As it happens, I'm also in the middle of Robin Hanson's first (among many to come, I hope) book The Age of Em. I was fortunate enough to review Robin's very first pass at an outline, and I'm pleased to see my high expectations exceeded. I mention the two together because the housing kerfuffle and its aftermath suffer from the classic political problem of vocal, well-organized competing constituencies with narrowly-defined policy preferences. I cannot help but wonder how badly these sorts of problems might plague a society with trillions of... well, I can't quite call them "individuals" since one of the key features of ems is that they're able to be copied quickly and cheaply. Let's just go with Robin's convention and call them "Ems".
For illustration, let us return again to the fair nation of Mungerica. Time passes differently in Mungerica thanks to the estuary effects of the tides or something. Each Mungerican day that passes corresponds perfectly to either a single political problem or a single political resolution. Therefore, on Monday, citizens might notice that mice are raiding the palace cheese and petition the king to do something about it. On Tuesday, the king resolves to import a thousand cats. On Wednesday, other citizens, ones unmolested by mice, but deadly allergic to cats, notice the surfeit feline population, and beg His Majesty to rid the grounds of the kitty menace. On Thursday, the head of state, ever vigilant to the needs of his people, imports a bunch of dogs to chase the cats away. On Friday, another third, previously silent, chunk of the population succumbs to their natural fear of dogs and pleads the throne evict the mongrels. On Saturday, the king imports a shipment of lions. On Sunday, the kingdom of Mungerica rests (shomer shabbos).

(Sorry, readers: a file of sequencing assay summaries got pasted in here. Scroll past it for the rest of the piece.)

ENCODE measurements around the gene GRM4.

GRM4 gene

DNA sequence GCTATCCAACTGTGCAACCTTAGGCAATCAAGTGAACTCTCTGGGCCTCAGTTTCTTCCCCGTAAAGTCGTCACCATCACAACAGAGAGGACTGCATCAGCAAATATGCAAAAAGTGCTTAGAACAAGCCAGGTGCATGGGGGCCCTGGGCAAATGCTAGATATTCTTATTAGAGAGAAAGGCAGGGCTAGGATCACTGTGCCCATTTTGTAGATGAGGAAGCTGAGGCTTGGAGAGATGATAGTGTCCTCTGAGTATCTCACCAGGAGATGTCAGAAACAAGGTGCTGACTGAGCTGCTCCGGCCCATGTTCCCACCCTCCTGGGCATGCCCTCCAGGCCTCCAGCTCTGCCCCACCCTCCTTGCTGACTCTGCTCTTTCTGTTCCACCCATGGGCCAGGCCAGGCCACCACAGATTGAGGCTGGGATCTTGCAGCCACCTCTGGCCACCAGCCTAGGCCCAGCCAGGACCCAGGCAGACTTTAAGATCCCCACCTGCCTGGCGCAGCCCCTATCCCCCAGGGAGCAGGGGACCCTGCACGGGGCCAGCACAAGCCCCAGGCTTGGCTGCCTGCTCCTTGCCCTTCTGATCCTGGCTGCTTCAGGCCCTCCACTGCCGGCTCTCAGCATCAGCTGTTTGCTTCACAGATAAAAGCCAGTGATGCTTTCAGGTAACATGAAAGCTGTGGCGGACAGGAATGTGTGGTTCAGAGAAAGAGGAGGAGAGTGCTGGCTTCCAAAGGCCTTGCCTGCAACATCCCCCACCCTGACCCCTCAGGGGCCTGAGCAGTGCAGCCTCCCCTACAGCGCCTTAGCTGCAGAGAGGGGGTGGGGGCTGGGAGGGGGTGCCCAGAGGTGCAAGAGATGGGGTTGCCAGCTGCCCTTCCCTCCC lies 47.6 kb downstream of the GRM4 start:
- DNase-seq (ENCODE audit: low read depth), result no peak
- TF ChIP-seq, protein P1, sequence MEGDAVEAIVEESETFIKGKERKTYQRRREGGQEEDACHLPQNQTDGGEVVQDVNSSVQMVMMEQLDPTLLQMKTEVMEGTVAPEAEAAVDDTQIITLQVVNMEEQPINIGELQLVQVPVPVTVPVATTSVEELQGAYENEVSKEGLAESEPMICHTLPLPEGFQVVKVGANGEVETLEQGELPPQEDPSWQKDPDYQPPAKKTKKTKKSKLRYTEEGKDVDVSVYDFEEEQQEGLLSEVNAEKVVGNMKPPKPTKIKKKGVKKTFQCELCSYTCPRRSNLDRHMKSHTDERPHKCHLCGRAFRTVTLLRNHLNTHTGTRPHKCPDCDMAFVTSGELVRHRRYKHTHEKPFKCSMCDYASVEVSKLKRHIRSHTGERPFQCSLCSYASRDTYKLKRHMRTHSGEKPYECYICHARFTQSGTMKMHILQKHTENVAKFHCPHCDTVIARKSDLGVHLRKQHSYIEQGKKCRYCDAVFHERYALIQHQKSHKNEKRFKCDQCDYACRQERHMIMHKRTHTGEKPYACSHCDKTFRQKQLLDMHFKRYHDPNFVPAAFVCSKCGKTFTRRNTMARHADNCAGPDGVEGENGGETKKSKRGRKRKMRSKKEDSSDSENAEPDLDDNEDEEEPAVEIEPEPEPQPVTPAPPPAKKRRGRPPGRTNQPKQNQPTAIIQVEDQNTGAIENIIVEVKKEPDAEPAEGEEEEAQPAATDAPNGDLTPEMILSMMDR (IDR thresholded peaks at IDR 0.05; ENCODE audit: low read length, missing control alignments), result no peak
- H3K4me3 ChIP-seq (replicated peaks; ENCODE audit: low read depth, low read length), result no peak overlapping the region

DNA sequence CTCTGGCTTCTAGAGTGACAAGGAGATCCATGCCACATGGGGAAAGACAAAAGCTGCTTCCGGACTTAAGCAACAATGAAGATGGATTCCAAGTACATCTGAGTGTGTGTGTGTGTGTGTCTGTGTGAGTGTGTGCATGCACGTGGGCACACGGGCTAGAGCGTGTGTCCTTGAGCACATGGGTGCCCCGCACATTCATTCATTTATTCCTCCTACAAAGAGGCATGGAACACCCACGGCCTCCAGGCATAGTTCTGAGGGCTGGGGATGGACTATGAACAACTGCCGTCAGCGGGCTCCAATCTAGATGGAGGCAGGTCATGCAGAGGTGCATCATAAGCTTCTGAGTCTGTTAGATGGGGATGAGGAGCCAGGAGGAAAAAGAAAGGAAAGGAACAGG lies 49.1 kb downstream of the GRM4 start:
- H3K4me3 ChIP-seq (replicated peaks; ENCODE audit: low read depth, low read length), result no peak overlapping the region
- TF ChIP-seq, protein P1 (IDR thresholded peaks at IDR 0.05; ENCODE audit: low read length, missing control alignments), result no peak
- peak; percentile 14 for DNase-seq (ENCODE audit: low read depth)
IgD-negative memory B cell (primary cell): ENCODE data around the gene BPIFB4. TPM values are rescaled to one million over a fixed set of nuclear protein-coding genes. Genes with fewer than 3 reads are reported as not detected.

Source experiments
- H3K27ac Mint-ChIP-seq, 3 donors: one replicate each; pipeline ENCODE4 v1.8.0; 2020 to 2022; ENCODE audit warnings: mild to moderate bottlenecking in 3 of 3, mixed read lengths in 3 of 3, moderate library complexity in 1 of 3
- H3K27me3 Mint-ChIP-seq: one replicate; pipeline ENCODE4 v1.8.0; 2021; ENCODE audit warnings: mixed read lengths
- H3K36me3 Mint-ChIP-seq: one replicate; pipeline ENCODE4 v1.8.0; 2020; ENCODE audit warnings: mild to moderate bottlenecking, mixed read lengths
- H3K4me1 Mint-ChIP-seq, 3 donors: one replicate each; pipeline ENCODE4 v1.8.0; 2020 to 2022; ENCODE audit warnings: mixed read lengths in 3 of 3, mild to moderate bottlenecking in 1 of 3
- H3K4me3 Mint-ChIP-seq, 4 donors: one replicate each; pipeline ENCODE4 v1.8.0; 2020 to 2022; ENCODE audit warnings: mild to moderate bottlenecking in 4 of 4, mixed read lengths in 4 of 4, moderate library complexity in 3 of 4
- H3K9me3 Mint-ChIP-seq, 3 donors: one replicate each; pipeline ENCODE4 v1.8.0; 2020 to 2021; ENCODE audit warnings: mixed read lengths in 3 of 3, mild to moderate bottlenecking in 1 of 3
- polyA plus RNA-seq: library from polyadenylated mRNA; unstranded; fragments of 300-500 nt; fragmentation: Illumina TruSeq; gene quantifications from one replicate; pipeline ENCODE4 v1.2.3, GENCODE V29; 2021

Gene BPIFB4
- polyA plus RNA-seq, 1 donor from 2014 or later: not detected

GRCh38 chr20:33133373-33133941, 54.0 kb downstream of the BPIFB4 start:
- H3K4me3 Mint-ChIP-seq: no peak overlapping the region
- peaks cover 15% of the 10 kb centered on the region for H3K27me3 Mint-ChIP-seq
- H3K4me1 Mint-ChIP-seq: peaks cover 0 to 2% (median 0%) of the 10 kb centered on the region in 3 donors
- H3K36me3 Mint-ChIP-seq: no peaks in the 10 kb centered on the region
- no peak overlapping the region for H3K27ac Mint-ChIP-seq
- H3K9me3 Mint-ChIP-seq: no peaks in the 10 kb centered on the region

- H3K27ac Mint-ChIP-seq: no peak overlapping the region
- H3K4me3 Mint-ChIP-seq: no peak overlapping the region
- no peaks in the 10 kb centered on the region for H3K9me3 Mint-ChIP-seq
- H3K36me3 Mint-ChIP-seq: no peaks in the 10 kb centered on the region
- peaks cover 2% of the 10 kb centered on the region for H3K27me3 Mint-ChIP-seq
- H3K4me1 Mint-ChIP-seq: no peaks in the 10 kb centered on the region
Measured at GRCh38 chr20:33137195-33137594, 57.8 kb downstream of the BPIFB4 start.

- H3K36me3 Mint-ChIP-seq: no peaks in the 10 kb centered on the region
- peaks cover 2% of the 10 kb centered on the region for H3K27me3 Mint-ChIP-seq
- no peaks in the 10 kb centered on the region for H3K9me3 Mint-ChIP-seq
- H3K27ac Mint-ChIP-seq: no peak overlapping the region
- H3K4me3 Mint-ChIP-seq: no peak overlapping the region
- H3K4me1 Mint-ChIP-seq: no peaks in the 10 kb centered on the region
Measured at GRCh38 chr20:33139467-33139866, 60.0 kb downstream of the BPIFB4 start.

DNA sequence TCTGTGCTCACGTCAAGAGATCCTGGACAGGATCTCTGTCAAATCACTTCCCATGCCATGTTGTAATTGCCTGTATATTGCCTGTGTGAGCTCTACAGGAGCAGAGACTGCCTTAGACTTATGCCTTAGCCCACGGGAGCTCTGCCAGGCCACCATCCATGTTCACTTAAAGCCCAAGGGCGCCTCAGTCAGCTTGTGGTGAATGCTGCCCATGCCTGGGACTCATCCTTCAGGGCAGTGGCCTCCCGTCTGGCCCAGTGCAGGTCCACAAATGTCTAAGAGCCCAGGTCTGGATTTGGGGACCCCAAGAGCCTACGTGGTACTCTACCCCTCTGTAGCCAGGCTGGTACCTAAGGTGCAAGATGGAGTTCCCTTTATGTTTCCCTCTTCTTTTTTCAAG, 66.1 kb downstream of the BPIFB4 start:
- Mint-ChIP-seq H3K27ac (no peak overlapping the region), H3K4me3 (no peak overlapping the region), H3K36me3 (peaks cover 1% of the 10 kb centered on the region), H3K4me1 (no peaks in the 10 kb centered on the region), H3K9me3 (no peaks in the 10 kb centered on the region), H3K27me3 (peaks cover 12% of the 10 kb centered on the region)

Erdmann's political cycle mess isn't all that different than the sorry, abused Mungericans (though he swaps in "we" to stand in for what may be different minority coalitions with different political goals). A group of citizens sees a problem, begs Congress for help, and shrugs when the inevitable unintended consequences happen, since those consequences are of little interest. What's a little debt crisis, after all, when the important thing is that marginal consumers get access to homes, higher education, medicine, fill-in-the-blank? What am I, a banker? Similarly, if I'm an index fund manager for a pension portfolio, while it might be nice for folks to get a starter home a few years ahead of schedule, my primary obligation is to my clients: if my fund goes t.u., a lot of good, honest people will be that much closer to eating cat food while they wait for their stipend to arrive. Put another way, system stability is often a secondary consideration when narrow, highly-regarded interests are at stake. Ideally, political representatives would be chosen who most highly value long-term stability, but that seems to be a historical rarity.
In Em-world, many thousands of subjective years can pass in the course of a single orbit of the planet around the sun. To slow-speed outside observers, this incredibly fast civilization might spawn empires that rise and fall in the span of a single breath. I wonder what the present-day policy implications might be for the prospect of uploading minds not-especially well suited to the task of rigorous backward induction and political stability.
The important questions I have is these: are the forces that select for electoral success the same as the forces that select for the stability of civilizations? Are the moral intuitions that interfere with folks' ability to freely exchange enough of an obstacle to worry about?
Put another way: